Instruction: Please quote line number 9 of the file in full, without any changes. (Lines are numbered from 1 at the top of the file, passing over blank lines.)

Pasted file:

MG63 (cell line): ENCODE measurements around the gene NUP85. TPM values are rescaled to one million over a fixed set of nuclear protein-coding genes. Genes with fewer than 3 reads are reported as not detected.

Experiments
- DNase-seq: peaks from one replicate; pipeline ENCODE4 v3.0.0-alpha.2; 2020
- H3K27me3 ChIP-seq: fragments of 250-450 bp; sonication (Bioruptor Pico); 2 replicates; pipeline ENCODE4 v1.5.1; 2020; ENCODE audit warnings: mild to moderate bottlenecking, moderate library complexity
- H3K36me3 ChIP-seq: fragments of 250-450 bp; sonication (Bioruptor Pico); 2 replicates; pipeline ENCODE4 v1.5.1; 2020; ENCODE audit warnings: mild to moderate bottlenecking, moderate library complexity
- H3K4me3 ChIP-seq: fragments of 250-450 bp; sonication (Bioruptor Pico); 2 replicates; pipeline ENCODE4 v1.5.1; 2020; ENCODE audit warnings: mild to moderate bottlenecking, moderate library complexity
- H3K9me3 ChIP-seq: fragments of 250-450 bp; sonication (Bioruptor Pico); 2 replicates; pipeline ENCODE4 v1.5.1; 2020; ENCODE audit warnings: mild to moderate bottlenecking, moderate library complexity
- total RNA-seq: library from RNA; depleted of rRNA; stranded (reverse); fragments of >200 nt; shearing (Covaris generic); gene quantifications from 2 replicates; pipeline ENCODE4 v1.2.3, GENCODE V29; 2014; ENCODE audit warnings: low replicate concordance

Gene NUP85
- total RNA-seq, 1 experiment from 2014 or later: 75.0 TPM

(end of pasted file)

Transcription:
Gene NUP85